TRIPOLI (REUTERS)—Western forces pounded Libya's air defenses and patrolled its skies on Sunday, but their day-old intervention hit a serious diplomatic setback as the Arab League chief condemned the "bombardment of civilians."
As European and U.S. forces unleashed warplanes and cruise missiles against Muammar Gaddafi's air defenses and armor, the Libyan leader said the air strikes amounted to terrorism and vowed to fight to the death.
Sixty-four people were killed in the Western bombardment overnight, a Libyan government health official said, but it was impossible to verify the report as government minders refused to take reporters in Tripoli to the sites of the bombings.
Arab League chief Amr Moussa called for an emergency meeting of the group of 22 states to discuss Libya. He requested a report into the bombardment which he said had "led to the deaths and injuries of many Libyan civilians."
"What is happening in Libya differs from the aim of imposing a no-fly zone, and what we want is the protection of civilians and not the bombardment of more civilians," Egypt's official state news agency quoted Moussa as saying.
Arab backing for a no-fly zone provided crucial underpinning for the passage of the U.N. Security Council resolution last week that paved the way for Western action to stop Gaddafi killing civilians as he fights an uprising against his rule.
The intervention is the biggest against an Arab country since the 2003 invasion of Iraq. Withdrawal of Arab support would make it much harder to pursue what some defense analysts say could in any case be a difficult, open-ended campaign with an uncertain outcome.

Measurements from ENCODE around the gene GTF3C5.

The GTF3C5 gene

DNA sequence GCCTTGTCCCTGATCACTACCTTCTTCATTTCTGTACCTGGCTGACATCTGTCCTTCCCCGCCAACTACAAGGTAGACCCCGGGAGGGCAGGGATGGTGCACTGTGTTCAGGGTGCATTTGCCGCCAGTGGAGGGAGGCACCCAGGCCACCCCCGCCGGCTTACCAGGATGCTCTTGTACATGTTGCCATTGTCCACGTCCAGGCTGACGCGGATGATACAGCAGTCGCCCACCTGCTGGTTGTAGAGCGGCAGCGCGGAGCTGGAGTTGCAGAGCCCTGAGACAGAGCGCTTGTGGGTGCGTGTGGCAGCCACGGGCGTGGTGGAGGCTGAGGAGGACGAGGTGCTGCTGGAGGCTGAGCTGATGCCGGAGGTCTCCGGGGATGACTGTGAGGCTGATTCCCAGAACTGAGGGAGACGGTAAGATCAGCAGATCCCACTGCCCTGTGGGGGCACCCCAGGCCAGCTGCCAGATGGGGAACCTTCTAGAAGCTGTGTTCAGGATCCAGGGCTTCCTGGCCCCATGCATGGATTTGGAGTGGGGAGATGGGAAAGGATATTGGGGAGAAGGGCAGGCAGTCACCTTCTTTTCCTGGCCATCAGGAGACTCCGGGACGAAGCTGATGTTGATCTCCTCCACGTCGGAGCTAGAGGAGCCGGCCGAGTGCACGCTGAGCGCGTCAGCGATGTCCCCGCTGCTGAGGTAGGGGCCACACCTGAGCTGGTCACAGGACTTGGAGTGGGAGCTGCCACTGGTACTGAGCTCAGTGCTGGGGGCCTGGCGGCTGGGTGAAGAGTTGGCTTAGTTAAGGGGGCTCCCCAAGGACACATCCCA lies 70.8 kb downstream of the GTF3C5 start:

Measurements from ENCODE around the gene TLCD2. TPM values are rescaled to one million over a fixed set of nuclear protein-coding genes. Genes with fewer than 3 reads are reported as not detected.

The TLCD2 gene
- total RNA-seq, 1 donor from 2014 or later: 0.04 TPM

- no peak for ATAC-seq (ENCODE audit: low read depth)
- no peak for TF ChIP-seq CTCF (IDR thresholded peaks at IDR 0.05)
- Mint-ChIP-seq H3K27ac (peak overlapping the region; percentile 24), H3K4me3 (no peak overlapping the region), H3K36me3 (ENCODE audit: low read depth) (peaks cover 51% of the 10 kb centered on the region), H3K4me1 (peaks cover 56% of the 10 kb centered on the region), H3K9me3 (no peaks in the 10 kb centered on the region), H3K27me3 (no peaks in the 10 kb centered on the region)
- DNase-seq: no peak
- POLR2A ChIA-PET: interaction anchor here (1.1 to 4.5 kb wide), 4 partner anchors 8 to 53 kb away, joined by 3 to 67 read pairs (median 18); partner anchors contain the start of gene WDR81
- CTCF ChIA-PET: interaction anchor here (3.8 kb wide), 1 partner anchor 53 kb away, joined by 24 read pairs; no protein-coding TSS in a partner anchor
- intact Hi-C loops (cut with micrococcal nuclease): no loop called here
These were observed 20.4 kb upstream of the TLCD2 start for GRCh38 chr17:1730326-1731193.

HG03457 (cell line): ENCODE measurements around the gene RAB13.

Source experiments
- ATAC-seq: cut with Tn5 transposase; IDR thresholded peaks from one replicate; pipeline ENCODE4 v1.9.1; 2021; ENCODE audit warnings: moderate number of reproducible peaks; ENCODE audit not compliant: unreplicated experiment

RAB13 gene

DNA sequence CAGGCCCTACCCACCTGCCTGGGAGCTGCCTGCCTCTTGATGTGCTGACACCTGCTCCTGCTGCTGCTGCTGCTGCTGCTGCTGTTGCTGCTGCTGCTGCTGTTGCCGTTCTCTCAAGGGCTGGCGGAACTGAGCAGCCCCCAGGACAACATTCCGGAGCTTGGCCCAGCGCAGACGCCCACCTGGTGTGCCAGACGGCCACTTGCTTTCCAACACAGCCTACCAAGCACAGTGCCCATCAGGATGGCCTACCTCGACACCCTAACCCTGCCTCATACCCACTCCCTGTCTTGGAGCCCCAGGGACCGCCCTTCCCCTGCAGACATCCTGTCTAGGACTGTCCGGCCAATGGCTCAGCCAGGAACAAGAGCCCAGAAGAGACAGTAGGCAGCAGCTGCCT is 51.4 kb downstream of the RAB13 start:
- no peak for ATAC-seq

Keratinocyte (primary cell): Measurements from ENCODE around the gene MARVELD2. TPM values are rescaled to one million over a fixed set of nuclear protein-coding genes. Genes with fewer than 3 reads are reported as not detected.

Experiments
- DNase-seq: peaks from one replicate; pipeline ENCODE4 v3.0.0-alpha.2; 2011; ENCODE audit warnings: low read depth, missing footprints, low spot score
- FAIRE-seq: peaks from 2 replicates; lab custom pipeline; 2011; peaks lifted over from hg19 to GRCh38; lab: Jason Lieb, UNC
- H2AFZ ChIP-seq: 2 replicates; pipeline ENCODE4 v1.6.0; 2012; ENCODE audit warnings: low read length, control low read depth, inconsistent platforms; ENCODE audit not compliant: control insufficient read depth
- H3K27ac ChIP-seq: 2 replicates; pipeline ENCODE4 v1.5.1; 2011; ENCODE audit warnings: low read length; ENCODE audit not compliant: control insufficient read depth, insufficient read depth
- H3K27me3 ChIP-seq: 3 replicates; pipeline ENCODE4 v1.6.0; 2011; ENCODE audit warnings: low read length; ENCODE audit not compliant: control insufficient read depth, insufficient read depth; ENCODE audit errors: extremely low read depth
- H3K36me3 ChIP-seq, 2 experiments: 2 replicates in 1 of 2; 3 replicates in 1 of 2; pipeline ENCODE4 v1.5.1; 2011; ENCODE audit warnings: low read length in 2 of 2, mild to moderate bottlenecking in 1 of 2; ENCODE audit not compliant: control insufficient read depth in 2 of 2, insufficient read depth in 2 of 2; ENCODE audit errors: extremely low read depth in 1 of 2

A senior U.S. official rebuffed Moussa's comments.
"The resolution endorsed by Arabs and UNSC (the United Nations Security Council) included 'all necessary measures' to protect civilians, which we made very clear includes, but goes beyond, a no-fly zone," the official told Reuters during a visit by President Barack Obama to Rio de Janeiro.
The U.S. Chairman of the Joint Chiefs of Staff, Admiral Mike Mullen, said the no-fly zone was effectively in place. But he told CBS the endgame of military action was "very uncertain" and acknowledged it could end in a stalemate with Gaddafi.
Mullen said he had seen no reports of civilian casualties from the Western strikes. But Russia said there had been such casualties and called on Britain, France and the United States to halt the "non-selective use of force."
Western intervention, after weeks of diplomatic wrangling, was welcomed with a mix of apprehension and relief in Benghazi where the main hospital was filled with men, women and children wounded in Saturday's assault on the city by Gaddafi's forces.
"We salute France, Britain, the United States and the Arab countries for standing with Libya. But we think Gaddafi will take out his anger on civilians. So the West has to hit him hard," said civil servant Khalid al-Ghurfaly, 38.
Outside the eastern city, the advance by Gaddafi's troops was stopped in its tracks with smoldering, shattered tanks and troop carriers littering the main road. The charred bodies of at least 14 government soldiers lay scattered in the desert.
"Gaddafi is like a chicken and the coalition is plucking his feathers so he can't fly. The revolutionaries will slit his neck," said Fathi Bin Saud, a 52-year-old rebel carrying a rocket-propelled grenade launcher, surveying the devastation.
Insurgents, fighting a month-old uprising to end Gaddafi's 41 years in power, advanced south from Benghazi toward the strategic junction at Ajdabiyah which they lost last week.
But in Misrata, east of Tripoli, residents said government tanks and snipers had entered the center of the city after a base outside it had been hit by Western air strikes. "Two people were killed so far today by snipers. They (snipers) are still on the rooftops. They are backed with four tanks, which have been patrolling the town. It's getting very difficult for people to come out," one Misrata resident, called Sami, told Reuters by telephone.